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The keto diet explained

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The ketogenic diet is the latest craze amongst celebrities. It promises significant weight loss without even needing to quit bacon. But, the keto diet is not a new concept. It has existed for years in many variations and forms and is very similar to another popular diet with celebrities; the Atkin’s Diet.

Put simply, a ketogenic diet is a low-carb, high-fat diet which promises to transform the body into a highly effective fat-burning machine. This has increased the popularity of this diet over the years especially amongst people who want to lose weight rapidly. Mant celebrities including Adriana Lima, Halle Berry, and Tim Tebow have touted the benefits of this diet publicly.

What Exactly Is the Keto Diet?

A ketogenic diet is a program which involves eating fat in high amounts, protein in moderate amounts, and few carbs. Depending on the approach taken, the diet can lead to significant loss of lean body mass and fat. Basically, the focus of this diet is on fat. Fat supplies the body with up to 90% of the daily calories. It’s however important to note that this is not a diet which can be tried for experimental purposes.

The primary purpose of this diet was to reduce epileptic seizures’ frequency in children. This was after the realization that the bodies of the patients who adopted a low-carb diet used fat as the fuel source instead of glucose. Once the body has only fat to burn for fuel, it converts it into fatty acids and then into ketones. Ketones are used as the fuel for body cells.

However, though this diet has been used to help individuals lose weight, studies conducted so far have focused on short-term outcomes only. What’s more, people who have tried it have reported mixed results. Thus, whether this diet is effective on a long-term basis as well as its safety remain unclear.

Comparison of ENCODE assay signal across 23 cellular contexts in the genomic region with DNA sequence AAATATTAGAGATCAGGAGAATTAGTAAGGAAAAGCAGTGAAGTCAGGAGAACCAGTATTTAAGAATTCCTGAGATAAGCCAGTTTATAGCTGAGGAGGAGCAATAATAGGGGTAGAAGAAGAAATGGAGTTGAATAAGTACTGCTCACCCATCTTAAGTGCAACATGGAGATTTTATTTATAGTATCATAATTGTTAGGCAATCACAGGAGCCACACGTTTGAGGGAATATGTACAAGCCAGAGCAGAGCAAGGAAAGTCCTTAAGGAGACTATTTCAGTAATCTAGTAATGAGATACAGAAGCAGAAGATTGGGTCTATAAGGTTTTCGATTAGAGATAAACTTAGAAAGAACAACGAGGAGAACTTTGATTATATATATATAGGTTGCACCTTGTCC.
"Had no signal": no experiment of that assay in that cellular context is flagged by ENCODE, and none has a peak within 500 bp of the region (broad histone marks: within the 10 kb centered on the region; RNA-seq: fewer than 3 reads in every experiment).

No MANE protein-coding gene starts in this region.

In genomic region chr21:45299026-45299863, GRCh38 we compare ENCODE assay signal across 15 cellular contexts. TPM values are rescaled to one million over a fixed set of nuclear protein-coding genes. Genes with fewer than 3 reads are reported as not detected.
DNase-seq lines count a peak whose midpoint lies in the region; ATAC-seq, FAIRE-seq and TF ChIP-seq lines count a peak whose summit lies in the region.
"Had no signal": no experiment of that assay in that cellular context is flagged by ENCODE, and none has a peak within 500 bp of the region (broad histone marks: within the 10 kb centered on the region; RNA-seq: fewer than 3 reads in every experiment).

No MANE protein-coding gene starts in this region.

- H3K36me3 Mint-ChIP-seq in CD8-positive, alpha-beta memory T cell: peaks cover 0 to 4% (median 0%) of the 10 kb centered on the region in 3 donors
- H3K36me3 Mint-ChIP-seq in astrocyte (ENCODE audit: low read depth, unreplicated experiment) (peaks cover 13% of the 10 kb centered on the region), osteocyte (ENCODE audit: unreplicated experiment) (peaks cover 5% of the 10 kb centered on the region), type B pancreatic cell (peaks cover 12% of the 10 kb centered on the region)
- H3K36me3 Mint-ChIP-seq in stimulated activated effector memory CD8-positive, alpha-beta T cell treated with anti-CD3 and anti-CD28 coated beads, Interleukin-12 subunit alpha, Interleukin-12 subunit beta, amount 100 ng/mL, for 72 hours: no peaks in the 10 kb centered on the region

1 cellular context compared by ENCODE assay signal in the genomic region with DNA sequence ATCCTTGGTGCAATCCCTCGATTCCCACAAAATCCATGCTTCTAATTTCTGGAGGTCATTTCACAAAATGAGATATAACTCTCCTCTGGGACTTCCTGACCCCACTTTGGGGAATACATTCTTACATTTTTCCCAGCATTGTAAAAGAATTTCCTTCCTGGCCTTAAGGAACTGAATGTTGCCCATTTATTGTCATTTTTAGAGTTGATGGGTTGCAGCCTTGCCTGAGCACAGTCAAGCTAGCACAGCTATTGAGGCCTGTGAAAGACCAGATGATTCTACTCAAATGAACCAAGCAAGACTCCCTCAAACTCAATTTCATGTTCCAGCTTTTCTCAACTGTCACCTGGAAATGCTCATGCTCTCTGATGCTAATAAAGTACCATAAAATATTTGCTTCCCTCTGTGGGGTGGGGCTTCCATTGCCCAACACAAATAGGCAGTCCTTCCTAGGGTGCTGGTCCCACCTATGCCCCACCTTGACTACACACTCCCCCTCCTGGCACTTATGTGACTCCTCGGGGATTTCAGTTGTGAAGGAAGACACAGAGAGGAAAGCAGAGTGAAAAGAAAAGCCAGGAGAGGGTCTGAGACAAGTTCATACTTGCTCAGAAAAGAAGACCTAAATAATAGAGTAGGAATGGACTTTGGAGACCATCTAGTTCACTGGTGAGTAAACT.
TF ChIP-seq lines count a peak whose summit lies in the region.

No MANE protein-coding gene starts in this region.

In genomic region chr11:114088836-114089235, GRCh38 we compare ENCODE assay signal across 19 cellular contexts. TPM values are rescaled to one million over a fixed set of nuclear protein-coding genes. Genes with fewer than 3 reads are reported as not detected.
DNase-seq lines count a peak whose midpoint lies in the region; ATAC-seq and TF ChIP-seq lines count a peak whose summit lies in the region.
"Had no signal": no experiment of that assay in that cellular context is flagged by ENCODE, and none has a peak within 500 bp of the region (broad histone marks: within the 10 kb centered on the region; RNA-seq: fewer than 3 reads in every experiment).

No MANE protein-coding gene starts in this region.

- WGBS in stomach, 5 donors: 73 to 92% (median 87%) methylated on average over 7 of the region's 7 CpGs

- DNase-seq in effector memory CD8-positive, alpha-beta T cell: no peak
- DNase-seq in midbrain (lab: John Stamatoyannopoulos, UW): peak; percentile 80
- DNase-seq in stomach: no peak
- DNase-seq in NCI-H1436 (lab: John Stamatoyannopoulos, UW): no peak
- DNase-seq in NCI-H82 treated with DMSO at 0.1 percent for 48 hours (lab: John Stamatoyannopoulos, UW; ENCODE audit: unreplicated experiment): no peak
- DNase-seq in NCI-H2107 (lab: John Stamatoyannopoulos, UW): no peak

Additionally, few epileptic people depend on this diet following the development of numerous anti-seizures medications. But, research has shown that people who fail to respond to these medications can benefit from this diet.

How it Works

The keto diet changes how the body converts the food you eat into fuel or energy. When you eat few carbs and more fat, your body is forced into a ketosis state. This is a metabolic state in which the body burns fats rather than carbs to produce energy.

Blood sugar or glucose is the primary source of fuel for the body. Much of this sugar comes from carbohydrates which are supplied to the body by foods like potatoes, sweets, fruits and bread. If the level of glucose drops to a very low level, a person can pass out and even die. However, there is not much glucose stored in the body. Essentially, the glucose stored in the body can last for only a few days.

As such, foregoing the consumption of carbs for a few days means the body needs other sources of fuel. So, when you adapt a ketogenic diet, your liver breaks down fat into an energy source known as ketones. Organs which normally depend on glucose as the primary source of fuel start using ketones. Thus, ketones stand in for blood sugar or glucose as the energy source when there is a shortage of glucose.